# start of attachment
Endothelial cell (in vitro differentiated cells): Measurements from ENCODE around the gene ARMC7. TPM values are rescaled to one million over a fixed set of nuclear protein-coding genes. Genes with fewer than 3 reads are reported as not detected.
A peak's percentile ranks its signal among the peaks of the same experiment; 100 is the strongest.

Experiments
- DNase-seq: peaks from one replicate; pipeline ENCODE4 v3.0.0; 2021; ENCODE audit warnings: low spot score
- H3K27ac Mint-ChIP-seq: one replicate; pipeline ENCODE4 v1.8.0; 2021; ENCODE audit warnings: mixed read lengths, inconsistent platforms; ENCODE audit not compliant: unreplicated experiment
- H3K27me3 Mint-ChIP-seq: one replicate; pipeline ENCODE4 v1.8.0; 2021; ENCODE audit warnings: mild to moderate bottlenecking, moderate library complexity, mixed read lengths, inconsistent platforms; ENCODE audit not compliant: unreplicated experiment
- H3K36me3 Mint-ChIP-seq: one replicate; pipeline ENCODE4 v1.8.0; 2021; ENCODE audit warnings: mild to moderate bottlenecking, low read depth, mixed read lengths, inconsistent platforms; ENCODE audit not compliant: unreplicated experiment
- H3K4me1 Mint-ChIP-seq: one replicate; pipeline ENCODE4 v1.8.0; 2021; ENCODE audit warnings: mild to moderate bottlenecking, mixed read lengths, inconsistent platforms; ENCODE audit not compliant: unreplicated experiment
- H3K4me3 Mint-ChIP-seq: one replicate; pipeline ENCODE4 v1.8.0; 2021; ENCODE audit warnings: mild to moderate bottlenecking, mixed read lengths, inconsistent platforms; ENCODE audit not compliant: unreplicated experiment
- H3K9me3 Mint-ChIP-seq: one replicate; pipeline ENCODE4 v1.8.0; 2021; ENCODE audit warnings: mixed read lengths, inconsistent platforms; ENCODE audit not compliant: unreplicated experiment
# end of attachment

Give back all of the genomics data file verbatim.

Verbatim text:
Endothelial cell (in vitro differentiated cells): Measurements from ENCODE around the gene ARMC7. TPM values are rescaled to one million over a fixed set of nuclear protein-coding genes. Genes with fewer than 3 reads are reported as not detected.
A peak's percentile ranks its signal among the peaks of the same experiment; 100 is the strongest.

Experiments
- DNase-seq: peaks from one replicate; pipeline ENCODE4 v3.0.0; 2021; ENCODE audit warnings: low spot score
- H3K27ac Mint-ChIP-seq: one replicate; pipeline ENCODE4 v1.8.0; 2021; ENCODE audit warnings: mixed read lengths, inconsistent platforms; ENCODE audit not compliant: unreplicated experiment
- H3K27me3 Mint-ChIP-seq: one replicate; pipeline ENCODE4 v1.8.0; 2021; ENCODE audit warnings: mild to moderate bottlenecking, moderate library complexity, mixed read lengths, inconsistent platforms; ENCODE audit not compliant: unreplicated experiment
- H3K36me3 Mint-ChIP-seq: one replicate; pipeline ENCODE4 v1.8.0; 2021; ENCODE audit warnings: mild to moderate bottlenecking, low read depth, mixed read lengths, inconsistent platforms; ENCODE audit not compliant: unreplicated experiment
- H3K4me1 Mint-ChIP-seq: one replicate; pipeline ENCODE4 v1.8.0; 2021; ENCODE audit warnings: mild to moderate bottlenecking, mixed read lengths, inconsistent platforms; ENCODE audit not compliant: unreplicated experiment
- H3K4me3 Mint-ChIP-seq: one replicate; pipeline ENCODE4 v1.8.0; 2021; ENCODE audit warnings: mild to moderate bottlenecking, mixed read lengths, inconsistent platforms; ENCODE audit not compliant: unreplicated experiment
- H3K9me3 Mint-ChIP-seq: one replicate; pipeline ENCODE4 v1.8.0; 2021; ENCODE audit warnings: mixed read lengths, inconsistent platforms; ENCODE audit not compliant: unreplicated experiment